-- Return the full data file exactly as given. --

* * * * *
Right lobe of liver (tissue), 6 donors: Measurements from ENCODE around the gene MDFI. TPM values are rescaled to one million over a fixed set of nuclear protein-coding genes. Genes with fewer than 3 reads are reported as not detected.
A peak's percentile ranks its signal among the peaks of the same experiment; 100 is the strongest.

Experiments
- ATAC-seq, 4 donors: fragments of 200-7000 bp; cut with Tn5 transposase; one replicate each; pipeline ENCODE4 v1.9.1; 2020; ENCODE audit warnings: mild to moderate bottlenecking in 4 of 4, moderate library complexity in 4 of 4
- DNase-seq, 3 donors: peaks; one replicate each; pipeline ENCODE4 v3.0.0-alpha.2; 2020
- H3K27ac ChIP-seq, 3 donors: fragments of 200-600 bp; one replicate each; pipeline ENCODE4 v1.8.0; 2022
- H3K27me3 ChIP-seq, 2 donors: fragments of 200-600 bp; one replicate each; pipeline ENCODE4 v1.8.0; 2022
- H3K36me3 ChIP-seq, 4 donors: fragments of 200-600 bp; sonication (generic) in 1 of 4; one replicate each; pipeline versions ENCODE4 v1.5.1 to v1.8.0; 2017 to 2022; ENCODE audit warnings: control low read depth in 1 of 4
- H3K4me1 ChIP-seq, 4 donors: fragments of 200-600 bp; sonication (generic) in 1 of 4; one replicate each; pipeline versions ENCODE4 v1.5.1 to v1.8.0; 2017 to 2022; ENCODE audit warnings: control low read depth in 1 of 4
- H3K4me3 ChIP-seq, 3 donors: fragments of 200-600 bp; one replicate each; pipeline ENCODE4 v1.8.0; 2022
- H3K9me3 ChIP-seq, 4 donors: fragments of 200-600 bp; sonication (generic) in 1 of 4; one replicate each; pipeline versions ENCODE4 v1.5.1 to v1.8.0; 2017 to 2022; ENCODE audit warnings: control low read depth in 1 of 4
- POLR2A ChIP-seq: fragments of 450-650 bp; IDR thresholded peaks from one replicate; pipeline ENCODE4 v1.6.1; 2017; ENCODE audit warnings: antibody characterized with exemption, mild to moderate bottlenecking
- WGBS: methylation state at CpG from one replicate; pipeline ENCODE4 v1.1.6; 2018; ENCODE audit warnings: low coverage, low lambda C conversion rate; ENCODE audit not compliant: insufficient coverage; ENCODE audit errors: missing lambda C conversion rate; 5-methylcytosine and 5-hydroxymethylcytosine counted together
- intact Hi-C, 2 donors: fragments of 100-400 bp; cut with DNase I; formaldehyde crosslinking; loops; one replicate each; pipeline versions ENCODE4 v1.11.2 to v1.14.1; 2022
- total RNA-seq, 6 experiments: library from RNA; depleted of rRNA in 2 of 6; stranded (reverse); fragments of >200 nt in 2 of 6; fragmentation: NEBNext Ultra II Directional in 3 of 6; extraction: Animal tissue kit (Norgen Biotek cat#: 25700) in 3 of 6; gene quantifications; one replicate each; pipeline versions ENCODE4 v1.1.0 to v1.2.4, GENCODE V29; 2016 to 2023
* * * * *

Right lobe of liver (tissue), 6 donors: Measurements from ENCODE around the gene MDFI. TPM values are rescaled to one million over a fixed set of nuclear protein-coding genes. Genes with fewer than 3 reads are reported as not detected.
A peak's percentile ranks its signal among the peaks of the same experiment; 100 is the strongest.

Experiments
- ATAC-seq, 4 donors: fragments of 200-7000 bp; cut with Tn5 transposase; one replicate each; pipeline ENCODE4 v1.9.1; 2020; ENCODE audit warnings: mild to moderate bottlenecking in 4 of 4, moderate library complexity in 4 of 4
- DNase-seq, 3 donors: peaks; one replicate each; pipeline ENCODE4 v3.0.0-alpha.2; 2020
- H3K27ac ChIP-seq, 3 donors: fragments of 200-600 bp; one replicate each; pipeline ENCODE4 v1.8.0; 2022
- H3K27me3 ChIP-seq, 2 donors: fragments of 200-600 bp; one replicate each; pipeline ENCODE4 v1.8.0; 2022
- H3K36me3 ChIP-seq, 4 donors: fragments of 200-600 bp; sonication (generic) in 1 of 4; one replicate each; pipeline versions ENCODE4 v1.5.1 to v1.8.0; 2017 to 2022; ENCODE audit warnings: control low read depth in 1 of 4
- H3K4me1 ChIP-seq, 4 donors: fragments of 200-600 bp; sonication (generic) in 1 of 4; one replicate each; pipeline versions ENCODE4 v1.5.1 to v1.8.0; 2017 to 2022; ENCODE audit warnings: control low read depth in 1 of 4
- H3K4me3 ChIP-seq, 3 donors: fragments of 200-600 bp; one replicate each; pipeline ENCODE4 v1.8.0; 2022
- H3K9me3 ChIP-seq, 4 donors: fragments of 200-600 bp; sonication (generic) in 1 of 4; one replicate each; pipeline versions ENCODE4 v1.5.1 to v1.8.0; 2017 to 2022; ENCODE audit warnings: control low read depth in 1 of 4
- POLR2A ChIP-seq: fragments of 450-650 bp; IDR thresholded peaks from one replicate; pipeline ENCODE4 v1.6.1; 2017; ENCODE audit warnings: antibody characterized with exemption, mild to moderate bottlenecking
- WGBS: methylation state at CpG from one replicate; pipeline ENCODE4 v1.1.6; 2018; ENCODE audit warnings: low coverage, low lambda C conversion rate; ENCODE audit not compliant: insufficient coverage; ENCODE audit errors: missing lambda C conversion rate; 5-methylcytosine and 5-hydroxymethylcytosine counted together
- intact Hi-C, 2 donors: fragments of 100-400 bp; cut with DNase I; formaldehyde crosslinking; loops; one replicate each; pipeline versions ENCODE4 v1.11.2 to v1.14.1; 2022
- total RNA-seq, 6 experiments: library from RNA; depleted of rRNA in 2 of 6; stranded (reverse); fragments of >200 nt in 2 of 6; fragmentation: NEBNext Ultra II Directional in 3 of 6; extraction: Animal tissue kit (Norgen Biotek cat#: 25700) in 3 of 6; gene quantifications; one replicate each; pipeline versions ENCODE4 v1.1.0 to v1.2.4, GENCODE V29; 2016 to 2023